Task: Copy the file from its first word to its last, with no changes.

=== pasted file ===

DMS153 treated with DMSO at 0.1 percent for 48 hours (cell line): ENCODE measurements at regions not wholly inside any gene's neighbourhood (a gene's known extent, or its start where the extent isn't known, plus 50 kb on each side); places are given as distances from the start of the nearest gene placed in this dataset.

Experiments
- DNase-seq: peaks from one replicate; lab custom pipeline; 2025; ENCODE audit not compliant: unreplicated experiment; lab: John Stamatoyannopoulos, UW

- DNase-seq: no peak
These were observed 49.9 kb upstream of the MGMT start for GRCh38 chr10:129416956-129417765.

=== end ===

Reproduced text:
DMS153 treated with DMSO at 0.1 percent for 48 hours (cell line): ENCODE measurements at regions not wholly inside any gene's neighbourhood (a gene's known extent, or its start where the extent isn't known, plus 50 kb on each side); places are given as distances from the start of the nearest gene placed in this dataset.

Experiments
- DNase-seq: peaks from one replicate; lab custom pipeline; 2025; ENCODE audit not compliant: unreplicated experiment; lab: John Stamatoyannopoulos, UW

- DNase-seq: no peak
These were observed 49.9 kb upstream of the MGMT start for GRCh38 chr10:129416956-129417765.